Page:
Describe the narrator's attitude toward the Jellybys in Charles Dickens's Bleak House.

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M.P. Ossa | College Teacher | (Level 1) Distinguished Educator

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Through direct and indirect characterization, the narrator voices his attitude toward the Jellybys by using characters such as Mr. Kenge as a mouthpiece. In chapter 4, Richard asks Mr. Kenger to describe Mr. Jellyby , who is the husband of the oblivious and superfluous Mrs. Jellyby.

When speaking of him, Dickens focuses on the negative qualities of this individual, who may have been called a "jelly" by his own peers. In old slang,  a "jelly" was a term used to describe a man without a "backbone", one who cannot even control his own wife. 

"Ah! Mr. Jellyby," said Mr. Kenge, "is--a--I don't know that I can describe him to you better than by saying that he is the husband of Mrs. Jellyby."...I never, to my knowledge, had the pleasure of seeing Mr. Jellyby. He may be a very superior man, but he is, so to speak, merged--merged--in the more shining qualities of his wife."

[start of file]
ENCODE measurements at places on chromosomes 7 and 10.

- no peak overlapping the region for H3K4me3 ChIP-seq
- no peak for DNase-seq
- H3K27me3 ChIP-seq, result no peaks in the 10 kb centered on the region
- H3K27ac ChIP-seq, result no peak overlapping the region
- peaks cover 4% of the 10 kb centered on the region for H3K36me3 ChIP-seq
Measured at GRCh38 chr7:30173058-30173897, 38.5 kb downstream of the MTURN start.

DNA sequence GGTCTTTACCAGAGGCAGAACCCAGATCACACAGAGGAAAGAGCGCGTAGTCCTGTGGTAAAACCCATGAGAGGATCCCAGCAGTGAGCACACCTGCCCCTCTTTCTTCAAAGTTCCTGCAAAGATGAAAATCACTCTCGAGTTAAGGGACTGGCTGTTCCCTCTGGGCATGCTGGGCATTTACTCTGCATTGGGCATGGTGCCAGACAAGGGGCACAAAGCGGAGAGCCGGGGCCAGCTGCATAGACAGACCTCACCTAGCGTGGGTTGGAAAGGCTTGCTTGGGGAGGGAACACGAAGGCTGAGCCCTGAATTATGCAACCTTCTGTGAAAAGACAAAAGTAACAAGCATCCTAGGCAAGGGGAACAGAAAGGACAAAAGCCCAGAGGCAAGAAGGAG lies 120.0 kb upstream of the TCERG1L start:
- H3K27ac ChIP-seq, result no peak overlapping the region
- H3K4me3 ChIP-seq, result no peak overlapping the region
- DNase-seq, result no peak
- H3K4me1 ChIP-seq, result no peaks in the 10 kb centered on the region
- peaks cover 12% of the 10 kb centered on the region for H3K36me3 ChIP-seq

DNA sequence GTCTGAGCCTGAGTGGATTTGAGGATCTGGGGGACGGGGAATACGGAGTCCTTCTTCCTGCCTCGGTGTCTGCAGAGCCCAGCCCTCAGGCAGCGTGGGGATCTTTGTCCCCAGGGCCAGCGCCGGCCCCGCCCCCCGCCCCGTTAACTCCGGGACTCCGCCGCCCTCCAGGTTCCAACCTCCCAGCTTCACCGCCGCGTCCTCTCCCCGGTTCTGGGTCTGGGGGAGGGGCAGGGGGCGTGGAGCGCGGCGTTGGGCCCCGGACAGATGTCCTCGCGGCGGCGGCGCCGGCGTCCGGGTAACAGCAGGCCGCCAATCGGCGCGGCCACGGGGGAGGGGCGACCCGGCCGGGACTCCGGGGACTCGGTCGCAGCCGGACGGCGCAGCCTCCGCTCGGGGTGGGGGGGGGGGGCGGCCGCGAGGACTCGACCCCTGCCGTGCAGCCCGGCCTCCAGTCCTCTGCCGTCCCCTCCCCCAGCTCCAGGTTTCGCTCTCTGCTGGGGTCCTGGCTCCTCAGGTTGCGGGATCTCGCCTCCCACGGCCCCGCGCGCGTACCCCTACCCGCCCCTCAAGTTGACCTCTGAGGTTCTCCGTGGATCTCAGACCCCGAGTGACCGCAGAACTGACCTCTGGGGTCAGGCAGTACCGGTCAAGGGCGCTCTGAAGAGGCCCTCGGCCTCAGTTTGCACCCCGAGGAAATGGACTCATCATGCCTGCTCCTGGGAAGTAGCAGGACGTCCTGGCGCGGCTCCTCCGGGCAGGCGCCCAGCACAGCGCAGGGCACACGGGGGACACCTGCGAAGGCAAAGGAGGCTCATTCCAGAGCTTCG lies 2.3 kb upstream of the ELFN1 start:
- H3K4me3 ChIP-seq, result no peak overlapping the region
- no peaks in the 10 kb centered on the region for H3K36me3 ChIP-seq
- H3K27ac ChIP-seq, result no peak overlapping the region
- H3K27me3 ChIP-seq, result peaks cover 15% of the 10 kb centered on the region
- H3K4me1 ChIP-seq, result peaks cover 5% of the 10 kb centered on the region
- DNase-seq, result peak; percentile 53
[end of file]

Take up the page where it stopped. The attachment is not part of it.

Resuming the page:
This is basically an insult for the man, because this novel is set in a historical period when women were the property of their husbands. As such, to suggest that any man's repute is affected by consequence of the actions of their wives is basically a way to dub them as "weak" in a male-centered society.

Dickens is even less forgiving with Mrs. Jellyby. He indirectly characterizes her by giving her a somewhat haughty voice, a clueless personality, and shallow actions, as a way to show that this woman lives in a fantasy world. She endlessly works for a "project" involving helping make settlements in Africa. While she lives for this philanthropic move, she neglects everyone in her own household including daughter Caddy and even Mr. Jellyby.

“You find me, my dears,” said Mrs Jellyby, “as usual, very busy; but that you will excuse. The African project at present employs my whole time. It involves me in correspondence with public bodies, and with private individuals anxious for the welfare of their species all over the country”.

In all, the marriage comprised of Mr. and Mrs Jellyby is frowned upon by the narrator because of their lack of common sense, overall clueless behaviors and because they are like caricatures that portray the typical upper class men and women who were completely out of touch with reality and consistently took themselves too seriously. 

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